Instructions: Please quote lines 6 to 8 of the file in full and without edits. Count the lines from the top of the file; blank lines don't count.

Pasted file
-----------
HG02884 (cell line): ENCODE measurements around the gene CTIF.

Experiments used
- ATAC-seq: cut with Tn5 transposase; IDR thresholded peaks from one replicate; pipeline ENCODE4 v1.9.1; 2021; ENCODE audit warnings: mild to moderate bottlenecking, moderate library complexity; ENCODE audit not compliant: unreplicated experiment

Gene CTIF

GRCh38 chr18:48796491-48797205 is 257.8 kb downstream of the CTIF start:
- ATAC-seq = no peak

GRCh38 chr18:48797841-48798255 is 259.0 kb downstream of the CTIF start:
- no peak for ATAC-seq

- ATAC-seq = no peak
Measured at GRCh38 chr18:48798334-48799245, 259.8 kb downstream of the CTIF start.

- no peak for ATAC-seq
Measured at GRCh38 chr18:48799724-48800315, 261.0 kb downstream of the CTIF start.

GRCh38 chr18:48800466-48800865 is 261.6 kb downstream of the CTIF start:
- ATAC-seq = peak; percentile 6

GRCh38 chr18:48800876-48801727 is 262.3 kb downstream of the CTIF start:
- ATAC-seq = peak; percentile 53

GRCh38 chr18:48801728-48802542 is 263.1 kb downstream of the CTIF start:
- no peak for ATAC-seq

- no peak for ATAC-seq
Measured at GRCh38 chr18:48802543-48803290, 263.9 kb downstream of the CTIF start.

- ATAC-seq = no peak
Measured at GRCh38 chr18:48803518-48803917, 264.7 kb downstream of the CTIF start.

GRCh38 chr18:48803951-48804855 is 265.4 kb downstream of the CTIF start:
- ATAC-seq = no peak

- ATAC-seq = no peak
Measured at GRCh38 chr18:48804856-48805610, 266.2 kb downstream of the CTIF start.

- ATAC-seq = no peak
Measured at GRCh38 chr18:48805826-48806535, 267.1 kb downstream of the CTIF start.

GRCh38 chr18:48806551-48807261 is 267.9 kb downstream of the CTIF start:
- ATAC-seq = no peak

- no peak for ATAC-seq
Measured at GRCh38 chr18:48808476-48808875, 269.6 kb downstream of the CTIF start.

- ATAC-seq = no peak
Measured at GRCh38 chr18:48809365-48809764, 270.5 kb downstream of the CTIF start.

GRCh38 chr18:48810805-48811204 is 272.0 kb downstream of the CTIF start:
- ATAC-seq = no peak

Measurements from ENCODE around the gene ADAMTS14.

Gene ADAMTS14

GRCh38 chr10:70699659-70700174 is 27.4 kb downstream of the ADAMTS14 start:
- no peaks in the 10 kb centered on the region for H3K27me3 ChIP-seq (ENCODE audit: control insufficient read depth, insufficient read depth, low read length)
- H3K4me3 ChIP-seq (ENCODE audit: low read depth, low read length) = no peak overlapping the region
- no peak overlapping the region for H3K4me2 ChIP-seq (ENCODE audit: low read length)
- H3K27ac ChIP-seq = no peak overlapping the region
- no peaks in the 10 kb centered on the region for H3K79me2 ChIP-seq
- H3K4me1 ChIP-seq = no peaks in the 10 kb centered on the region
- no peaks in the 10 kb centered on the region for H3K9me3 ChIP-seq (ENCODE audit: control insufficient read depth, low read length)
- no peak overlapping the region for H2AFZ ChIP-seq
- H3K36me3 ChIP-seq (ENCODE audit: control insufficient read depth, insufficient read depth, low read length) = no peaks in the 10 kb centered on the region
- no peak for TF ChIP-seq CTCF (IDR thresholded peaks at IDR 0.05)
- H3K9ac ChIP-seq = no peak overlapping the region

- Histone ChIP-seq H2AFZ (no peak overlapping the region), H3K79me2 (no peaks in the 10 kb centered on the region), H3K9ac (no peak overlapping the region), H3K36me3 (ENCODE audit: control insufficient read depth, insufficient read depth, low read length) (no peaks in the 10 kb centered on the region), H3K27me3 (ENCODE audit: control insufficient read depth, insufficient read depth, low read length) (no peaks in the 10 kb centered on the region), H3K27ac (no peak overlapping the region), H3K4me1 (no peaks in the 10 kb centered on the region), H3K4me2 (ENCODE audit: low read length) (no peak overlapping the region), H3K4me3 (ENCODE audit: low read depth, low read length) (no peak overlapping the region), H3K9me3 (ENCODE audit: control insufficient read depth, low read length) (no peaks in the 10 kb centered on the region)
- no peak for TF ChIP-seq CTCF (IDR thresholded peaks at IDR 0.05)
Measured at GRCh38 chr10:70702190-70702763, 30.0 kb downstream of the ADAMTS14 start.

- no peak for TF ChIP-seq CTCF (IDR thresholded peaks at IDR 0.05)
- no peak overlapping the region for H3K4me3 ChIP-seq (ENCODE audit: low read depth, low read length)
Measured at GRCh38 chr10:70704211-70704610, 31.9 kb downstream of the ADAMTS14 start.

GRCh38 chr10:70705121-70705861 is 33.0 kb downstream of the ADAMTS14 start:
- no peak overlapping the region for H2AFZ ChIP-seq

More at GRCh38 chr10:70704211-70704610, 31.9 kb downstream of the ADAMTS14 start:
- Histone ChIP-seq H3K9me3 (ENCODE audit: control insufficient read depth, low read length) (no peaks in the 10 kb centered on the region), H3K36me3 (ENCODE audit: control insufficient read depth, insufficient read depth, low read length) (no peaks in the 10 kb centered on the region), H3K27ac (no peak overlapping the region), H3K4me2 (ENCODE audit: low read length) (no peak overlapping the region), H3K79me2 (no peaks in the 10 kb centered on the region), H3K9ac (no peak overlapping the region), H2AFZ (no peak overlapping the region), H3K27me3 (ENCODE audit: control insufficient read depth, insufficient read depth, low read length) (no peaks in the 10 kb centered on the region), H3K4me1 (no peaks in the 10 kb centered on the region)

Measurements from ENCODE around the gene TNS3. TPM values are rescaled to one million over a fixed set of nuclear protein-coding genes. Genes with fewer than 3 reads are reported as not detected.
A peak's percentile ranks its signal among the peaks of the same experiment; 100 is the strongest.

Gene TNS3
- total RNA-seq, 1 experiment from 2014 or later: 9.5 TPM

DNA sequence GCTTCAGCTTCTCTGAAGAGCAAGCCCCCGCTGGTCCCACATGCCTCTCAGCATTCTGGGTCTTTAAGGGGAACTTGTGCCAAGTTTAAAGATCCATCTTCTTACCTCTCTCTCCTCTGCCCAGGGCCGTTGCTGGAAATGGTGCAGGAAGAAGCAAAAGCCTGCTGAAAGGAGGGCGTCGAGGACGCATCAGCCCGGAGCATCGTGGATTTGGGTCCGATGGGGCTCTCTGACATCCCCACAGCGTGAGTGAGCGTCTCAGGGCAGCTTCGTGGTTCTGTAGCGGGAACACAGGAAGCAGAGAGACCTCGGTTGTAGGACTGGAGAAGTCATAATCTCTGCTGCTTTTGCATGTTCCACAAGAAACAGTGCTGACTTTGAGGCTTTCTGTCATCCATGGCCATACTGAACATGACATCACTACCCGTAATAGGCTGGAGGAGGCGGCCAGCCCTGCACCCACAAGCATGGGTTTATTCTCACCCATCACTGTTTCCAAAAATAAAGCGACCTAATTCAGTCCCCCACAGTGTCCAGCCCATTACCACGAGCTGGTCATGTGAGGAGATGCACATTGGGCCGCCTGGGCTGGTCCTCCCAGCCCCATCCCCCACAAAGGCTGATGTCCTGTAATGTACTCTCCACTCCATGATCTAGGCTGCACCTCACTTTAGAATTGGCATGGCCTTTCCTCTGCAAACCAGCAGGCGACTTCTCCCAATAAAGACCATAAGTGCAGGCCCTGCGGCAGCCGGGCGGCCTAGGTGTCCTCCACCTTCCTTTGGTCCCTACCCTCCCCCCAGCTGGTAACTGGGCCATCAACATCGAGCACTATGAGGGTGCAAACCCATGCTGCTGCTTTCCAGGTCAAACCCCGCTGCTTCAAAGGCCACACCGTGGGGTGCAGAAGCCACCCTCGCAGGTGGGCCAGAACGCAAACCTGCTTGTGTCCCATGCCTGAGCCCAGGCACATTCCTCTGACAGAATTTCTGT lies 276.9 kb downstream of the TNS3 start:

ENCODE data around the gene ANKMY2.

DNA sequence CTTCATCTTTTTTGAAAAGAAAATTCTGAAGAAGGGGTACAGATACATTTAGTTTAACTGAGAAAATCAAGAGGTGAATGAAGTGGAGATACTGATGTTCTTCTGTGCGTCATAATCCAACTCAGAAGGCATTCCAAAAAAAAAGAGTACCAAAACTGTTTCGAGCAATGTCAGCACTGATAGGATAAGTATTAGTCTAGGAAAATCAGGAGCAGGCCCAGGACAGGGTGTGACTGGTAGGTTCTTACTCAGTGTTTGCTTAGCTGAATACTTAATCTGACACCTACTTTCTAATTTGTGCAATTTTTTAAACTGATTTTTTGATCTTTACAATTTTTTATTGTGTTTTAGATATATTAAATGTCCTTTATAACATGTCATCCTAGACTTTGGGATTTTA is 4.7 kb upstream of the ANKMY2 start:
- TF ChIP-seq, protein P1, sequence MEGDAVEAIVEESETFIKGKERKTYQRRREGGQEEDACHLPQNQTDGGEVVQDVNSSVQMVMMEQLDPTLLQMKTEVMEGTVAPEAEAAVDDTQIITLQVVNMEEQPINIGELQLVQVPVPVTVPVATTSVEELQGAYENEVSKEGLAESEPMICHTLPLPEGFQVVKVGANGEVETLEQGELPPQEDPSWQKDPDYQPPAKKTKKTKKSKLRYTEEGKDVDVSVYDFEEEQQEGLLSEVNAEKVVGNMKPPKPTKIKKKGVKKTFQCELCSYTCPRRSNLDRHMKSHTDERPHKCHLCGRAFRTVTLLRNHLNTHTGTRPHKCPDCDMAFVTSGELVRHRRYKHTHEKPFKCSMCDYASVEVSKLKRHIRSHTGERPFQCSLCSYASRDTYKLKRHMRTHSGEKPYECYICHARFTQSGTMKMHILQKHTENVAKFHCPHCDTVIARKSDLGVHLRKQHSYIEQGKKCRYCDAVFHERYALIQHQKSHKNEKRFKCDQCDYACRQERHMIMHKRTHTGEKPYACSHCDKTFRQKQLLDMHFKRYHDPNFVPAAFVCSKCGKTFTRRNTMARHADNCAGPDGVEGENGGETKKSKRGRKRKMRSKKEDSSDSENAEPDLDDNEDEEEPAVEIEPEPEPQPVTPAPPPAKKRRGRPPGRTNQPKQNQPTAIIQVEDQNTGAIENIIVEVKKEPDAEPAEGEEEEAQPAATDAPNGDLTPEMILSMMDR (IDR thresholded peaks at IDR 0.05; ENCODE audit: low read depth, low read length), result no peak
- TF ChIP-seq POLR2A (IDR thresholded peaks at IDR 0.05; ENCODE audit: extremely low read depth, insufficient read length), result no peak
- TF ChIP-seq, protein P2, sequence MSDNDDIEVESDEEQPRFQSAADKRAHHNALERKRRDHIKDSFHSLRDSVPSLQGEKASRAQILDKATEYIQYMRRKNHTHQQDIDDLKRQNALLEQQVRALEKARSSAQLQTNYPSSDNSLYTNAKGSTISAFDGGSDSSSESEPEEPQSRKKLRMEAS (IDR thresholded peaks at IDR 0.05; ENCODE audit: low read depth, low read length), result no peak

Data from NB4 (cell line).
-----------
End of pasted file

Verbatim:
- ATAC-seq = no peak

GRCh38 chr18:48797841-48798255 is 259.0 kb downstream of the CTIF start:
- no peak for ATAC-seq